These dots could end up being up to 11% more efficient than traditional solar panels. At some point in the future, we might even be able to paint these quantum dots on our roofs and other surfaces in order to transform sunlight into electricity.

#3: Perovskite solar paint

Perovskite solar paint

NREL scientist David Moore paints a perovskite solution onto glass. Image source: nrel.gov

Known alternatively as spray-on solar cells, what makes this type of solar paint possible is Perovskites.

Named after Russian mineralogist Lev Perovski, Perovskite materials are derived from a calcium titanium oxide mineral. Perovskite structure was first discovered in 1839, but it was only 10 years ago that a research team in Japan debuted the first-ever application of Perovskite for the production of solar cells.

There are many properties that make Perovskite solar cells special, but the most revolutionary is the fact that they can take liquid form, making them the perfect candidate for solar paint.

In fact, researchers have developed a way to spray liquid perovskite cells on surfaces, known as spray-on solar cells. The first-ever spray-on solar cell was developed at the University of Sheffield in 2014. A Perovskite-based mixture was sprayed onto a surface to form a sun-harnessing layer.

Out of all the new inventions that could potentially revolutionize the solar industry, Perovskite cells are possibly the most promising.

Read this in-depth article on Perovskites and spray-on solar cells.

The future of solar paint

The future of solar paint

A man painting a wall. Solar installer of the future? Image source: NBC news

Laboratories around the world are trying to find practical applications for these solar paint technologies. Right now, they are looking for cost-effective ways to turn these exciting inventions into profitable, marketable products.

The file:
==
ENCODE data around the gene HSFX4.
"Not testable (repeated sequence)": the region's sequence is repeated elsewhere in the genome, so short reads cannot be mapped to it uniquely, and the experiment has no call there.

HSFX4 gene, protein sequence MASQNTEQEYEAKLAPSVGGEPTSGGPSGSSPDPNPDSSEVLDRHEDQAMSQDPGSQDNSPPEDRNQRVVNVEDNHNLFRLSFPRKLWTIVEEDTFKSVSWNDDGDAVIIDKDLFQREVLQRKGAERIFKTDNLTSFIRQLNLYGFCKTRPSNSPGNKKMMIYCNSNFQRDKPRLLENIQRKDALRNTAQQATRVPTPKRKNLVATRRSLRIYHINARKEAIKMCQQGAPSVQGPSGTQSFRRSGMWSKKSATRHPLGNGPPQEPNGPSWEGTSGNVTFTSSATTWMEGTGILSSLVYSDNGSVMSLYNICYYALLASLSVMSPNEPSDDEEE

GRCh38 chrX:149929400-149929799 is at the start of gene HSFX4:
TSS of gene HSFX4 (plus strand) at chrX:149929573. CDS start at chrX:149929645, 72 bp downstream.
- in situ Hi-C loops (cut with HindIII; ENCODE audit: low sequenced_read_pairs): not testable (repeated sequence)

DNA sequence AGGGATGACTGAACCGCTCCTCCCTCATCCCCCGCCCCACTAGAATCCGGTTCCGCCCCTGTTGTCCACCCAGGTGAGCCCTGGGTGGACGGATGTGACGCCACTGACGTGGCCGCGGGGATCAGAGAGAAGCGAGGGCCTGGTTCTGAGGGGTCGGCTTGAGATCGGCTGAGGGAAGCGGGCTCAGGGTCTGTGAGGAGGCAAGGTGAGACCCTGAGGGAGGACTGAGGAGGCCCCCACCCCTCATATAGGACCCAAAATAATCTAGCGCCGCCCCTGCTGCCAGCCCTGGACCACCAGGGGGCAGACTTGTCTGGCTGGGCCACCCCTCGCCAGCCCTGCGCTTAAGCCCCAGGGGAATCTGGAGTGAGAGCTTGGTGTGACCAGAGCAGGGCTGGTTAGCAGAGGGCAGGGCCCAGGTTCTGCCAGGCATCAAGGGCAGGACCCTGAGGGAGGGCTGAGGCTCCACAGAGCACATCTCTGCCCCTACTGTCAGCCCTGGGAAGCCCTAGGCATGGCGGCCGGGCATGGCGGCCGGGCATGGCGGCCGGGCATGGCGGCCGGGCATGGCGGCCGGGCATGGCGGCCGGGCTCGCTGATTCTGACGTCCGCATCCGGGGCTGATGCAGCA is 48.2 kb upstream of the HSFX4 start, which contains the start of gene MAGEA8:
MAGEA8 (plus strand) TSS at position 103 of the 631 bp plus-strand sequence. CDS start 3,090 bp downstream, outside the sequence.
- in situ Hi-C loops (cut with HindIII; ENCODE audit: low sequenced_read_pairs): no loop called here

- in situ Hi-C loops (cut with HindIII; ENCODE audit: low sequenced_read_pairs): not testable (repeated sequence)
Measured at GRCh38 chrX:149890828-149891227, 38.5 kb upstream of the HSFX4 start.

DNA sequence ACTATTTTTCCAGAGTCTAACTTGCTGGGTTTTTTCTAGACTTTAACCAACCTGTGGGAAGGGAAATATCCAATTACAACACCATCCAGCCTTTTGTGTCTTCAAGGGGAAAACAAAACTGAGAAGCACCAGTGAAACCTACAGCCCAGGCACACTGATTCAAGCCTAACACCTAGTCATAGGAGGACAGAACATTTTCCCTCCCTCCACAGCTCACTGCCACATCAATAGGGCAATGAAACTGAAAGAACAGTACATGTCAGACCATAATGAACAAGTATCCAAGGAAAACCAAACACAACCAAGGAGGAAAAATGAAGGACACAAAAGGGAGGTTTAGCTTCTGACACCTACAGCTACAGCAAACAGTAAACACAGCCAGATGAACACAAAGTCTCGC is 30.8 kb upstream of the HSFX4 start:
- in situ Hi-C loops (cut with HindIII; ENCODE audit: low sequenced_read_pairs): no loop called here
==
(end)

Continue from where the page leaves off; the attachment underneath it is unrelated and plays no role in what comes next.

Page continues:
Here are 4 ways in which solar paint might be used in the future:

  • Add solar paint to existing solar setups. Solar paint may work as a great way to enhance existing solar setups. People with solar panels installed could create an additional energy source by painting their roofs and walls with solar paint.
  • Turn large structures into solar panels. We could paint large man-made structures, including buildings, bridges, stadiums and even roads with solar paint. Any structure, whether in use or not, can be utilized to generate electricity.
  • Solar painted vehicles. With some tweaks, solar paint could be a great way to add solar-generating capacity to vehicles.
  • A standalone power-generating solar setup. With increased efficiency levels and cheaper production costs, high-quality solar paint could one day start working as a primary source of power generation for homes and businesses.

Final word on solar paint

The emerging solar paint technologies discussed here have the power to completely revolutionize the renewable energy industry.

Solar paint of any kind could make solar power systems ubiquitous around the world. Every roof has the potential to be solar painted. Imagine entire stadiums covered with solar paint, generating an abundance of clean energy, vehicles coated with solar paint, strips of solar paint running parallel to roads and highways - the possibilities are endless!

A huge part of our energy production in the near future will be solar and technologies like solar paint are likely to be an integral part of that solar-powered future.

But, alas, this reality is in the future - we are still years away from commercial applications of solar paint technology.

Until then, if you are keen on saving some serious cash on electricity bills and generating your own clean energy, rooftop solar panels are without a doubt the way to go. The 30% government tax credit offered until the end of 2019 makes getting solar panels for your house a no-brainer.

 

Check how much solar panels cost and how much they can save you

 

 

 

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Author: Andrew Sendy Andrew Sendy LinkedIn

As chairman of Solar Investments Inc and chairman of the largest solar panel installation company in South Australia, Andy is passionate about solar power. With his unique working background he writes on the residential solar industry in America from a unique perspective.